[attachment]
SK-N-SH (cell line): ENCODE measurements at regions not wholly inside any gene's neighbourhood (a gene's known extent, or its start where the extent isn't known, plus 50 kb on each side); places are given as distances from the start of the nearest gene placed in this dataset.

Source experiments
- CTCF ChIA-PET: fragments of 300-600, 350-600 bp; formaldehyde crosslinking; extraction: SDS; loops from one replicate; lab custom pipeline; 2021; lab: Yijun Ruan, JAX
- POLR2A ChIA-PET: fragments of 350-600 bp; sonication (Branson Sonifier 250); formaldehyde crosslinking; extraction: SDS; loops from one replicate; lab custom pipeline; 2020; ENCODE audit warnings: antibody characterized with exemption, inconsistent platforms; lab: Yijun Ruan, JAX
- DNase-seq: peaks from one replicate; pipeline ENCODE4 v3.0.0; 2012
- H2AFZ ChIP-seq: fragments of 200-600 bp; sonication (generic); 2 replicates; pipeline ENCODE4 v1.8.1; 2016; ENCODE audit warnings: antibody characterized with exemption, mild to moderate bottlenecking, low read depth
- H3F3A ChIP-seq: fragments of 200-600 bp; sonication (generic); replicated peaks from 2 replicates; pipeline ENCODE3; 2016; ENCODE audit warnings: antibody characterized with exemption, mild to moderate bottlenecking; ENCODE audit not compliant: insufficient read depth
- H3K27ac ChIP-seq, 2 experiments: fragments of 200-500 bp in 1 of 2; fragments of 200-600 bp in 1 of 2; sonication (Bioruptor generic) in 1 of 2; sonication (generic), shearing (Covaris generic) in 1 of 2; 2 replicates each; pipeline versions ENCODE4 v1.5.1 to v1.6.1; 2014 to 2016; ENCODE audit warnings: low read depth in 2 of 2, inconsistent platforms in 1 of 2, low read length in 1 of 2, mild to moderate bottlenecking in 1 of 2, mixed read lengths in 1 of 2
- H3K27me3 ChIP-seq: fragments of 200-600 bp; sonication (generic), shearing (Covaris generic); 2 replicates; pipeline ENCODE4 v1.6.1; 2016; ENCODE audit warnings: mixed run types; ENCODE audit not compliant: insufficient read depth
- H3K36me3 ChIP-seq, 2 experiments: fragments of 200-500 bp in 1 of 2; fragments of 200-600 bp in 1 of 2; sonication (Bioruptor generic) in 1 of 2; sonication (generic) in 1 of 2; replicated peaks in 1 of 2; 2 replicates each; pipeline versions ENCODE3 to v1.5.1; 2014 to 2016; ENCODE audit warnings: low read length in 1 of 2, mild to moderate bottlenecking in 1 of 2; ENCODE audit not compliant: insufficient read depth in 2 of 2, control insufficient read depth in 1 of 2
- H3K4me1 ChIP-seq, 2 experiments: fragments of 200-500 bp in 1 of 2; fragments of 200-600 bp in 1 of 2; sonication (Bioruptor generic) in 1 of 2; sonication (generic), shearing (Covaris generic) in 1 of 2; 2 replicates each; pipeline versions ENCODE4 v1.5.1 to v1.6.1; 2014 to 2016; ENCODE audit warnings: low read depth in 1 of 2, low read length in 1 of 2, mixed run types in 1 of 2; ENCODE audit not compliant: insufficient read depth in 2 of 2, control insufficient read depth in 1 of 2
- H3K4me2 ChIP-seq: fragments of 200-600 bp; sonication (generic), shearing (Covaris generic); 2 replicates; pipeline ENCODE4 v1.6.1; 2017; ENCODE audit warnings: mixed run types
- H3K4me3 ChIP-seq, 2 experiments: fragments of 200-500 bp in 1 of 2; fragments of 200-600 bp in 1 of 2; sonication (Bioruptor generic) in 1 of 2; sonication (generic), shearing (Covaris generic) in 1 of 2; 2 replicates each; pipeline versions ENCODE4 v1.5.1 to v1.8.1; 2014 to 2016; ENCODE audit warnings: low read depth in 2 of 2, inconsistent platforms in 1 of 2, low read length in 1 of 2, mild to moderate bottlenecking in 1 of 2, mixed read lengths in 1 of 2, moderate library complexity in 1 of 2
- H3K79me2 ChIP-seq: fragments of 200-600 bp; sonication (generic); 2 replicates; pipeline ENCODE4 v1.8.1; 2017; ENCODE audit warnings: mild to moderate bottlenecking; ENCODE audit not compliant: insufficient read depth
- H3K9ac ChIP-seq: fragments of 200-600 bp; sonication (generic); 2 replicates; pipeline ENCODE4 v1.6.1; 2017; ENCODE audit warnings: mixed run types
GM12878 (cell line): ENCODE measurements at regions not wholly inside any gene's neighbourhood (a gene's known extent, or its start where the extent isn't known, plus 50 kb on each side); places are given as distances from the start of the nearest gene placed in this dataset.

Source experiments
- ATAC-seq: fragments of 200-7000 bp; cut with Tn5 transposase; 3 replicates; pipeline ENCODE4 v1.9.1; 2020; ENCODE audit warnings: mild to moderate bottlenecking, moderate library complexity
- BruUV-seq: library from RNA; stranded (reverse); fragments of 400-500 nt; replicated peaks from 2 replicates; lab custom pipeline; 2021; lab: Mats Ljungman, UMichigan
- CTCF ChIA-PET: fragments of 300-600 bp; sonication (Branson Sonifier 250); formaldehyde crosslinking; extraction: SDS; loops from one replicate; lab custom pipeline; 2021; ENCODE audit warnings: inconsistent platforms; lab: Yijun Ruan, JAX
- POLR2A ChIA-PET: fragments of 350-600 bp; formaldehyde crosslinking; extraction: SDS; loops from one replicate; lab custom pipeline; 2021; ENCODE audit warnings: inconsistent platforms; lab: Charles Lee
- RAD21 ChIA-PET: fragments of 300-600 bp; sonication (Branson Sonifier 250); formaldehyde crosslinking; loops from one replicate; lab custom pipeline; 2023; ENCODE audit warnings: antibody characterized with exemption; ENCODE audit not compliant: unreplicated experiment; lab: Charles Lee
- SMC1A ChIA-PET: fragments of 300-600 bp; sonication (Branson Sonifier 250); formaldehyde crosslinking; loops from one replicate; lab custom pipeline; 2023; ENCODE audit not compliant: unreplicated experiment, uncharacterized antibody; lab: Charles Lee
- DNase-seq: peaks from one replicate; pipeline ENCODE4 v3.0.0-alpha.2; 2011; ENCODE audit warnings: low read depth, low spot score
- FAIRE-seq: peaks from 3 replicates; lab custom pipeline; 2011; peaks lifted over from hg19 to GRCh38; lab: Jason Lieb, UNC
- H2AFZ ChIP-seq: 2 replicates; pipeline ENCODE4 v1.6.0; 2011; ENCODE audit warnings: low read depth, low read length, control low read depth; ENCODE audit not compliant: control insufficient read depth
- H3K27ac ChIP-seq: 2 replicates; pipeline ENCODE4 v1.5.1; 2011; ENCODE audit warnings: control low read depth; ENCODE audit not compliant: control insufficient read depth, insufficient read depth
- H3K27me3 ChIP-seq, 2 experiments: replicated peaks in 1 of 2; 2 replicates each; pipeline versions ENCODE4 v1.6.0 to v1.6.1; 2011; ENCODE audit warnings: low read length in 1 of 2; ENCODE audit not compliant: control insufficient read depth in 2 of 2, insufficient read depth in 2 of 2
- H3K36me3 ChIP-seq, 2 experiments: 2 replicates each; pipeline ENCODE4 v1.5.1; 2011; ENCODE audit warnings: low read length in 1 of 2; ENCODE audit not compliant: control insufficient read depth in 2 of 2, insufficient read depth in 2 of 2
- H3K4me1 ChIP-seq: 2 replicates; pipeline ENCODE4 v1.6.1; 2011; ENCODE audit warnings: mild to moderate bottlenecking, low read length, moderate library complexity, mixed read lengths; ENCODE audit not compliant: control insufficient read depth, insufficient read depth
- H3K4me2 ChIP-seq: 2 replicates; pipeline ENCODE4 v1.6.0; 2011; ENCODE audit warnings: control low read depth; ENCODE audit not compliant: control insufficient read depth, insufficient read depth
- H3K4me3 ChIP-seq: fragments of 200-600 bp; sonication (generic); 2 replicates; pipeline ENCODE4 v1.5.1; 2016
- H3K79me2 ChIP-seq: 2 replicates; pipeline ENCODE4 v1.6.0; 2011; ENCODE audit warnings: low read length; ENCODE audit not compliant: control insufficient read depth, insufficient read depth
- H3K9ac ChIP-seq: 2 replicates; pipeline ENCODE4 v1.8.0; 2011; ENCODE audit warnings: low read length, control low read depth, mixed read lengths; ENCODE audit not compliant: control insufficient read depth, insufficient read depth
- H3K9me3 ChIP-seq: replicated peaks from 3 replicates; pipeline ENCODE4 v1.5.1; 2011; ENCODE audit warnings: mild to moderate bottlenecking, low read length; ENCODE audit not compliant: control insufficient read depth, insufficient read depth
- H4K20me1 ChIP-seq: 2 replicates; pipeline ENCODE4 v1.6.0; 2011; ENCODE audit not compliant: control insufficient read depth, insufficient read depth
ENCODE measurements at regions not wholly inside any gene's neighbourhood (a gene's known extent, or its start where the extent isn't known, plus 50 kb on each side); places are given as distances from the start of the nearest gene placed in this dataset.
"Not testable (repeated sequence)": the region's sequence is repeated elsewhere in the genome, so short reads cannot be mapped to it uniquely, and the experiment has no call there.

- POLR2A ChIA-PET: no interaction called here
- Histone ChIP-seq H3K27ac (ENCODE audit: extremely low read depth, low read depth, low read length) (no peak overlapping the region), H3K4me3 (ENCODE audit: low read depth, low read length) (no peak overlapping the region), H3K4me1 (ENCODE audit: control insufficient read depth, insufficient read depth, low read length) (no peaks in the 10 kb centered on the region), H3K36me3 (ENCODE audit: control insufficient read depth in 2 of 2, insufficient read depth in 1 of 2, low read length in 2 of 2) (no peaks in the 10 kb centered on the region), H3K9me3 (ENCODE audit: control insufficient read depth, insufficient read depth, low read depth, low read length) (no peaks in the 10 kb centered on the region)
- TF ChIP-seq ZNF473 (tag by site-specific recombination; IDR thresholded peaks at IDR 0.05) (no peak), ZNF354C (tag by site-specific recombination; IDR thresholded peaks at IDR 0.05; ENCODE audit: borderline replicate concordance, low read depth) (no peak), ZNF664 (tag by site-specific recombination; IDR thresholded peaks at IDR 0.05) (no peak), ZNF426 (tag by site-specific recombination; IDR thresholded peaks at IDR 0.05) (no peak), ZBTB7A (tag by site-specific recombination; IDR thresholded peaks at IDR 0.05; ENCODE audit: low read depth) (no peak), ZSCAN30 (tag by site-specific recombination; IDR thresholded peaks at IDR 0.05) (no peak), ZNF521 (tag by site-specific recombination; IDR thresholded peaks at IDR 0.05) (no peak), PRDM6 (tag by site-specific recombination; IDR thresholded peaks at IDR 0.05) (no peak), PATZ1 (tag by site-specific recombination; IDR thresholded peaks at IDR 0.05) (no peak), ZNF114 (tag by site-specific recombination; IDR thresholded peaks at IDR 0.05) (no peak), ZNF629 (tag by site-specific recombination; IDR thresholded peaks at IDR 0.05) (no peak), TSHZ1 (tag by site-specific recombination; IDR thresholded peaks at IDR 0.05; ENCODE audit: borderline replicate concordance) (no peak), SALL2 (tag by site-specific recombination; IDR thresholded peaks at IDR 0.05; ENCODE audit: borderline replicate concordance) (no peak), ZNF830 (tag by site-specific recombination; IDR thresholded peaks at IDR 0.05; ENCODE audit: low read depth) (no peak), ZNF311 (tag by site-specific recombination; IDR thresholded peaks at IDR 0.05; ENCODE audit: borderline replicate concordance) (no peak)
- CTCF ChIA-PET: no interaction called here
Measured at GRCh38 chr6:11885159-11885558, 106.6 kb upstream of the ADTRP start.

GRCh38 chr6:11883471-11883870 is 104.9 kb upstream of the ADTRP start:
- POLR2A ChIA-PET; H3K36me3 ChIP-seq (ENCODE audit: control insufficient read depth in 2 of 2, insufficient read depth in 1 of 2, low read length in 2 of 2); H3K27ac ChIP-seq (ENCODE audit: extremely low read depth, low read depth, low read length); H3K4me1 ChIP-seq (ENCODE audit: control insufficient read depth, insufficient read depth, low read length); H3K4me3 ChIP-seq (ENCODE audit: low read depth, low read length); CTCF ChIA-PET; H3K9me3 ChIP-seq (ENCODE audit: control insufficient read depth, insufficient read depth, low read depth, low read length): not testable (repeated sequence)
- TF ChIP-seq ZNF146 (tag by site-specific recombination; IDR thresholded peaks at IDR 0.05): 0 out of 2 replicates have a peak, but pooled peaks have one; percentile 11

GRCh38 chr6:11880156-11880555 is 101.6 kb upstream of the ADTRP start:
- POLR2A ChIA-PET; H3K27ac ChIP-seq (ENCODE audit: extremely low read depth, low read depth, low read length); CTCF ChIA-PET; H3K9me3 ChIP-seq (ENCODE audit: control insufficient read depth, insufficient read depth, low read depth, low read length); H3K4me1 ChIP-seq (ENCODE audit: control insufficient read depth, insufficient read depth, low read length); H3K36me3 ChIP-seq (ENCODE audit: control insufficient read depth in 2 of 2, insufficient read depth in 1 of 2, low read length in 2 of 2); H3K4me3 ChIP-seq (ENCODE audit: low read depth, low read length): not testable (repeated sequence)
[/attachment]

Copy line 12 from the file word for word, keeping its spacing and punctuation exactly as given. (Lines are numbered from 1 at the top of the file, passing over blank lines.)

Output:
- H3K4me2 ChIP-seq: fragments of 200-600 bp; sonication (generic), shearing (Covaris generic); 2 replicates; pipeline ENCODE4 v1.6.1; 2017; ENCODE audit warnings: mixed run types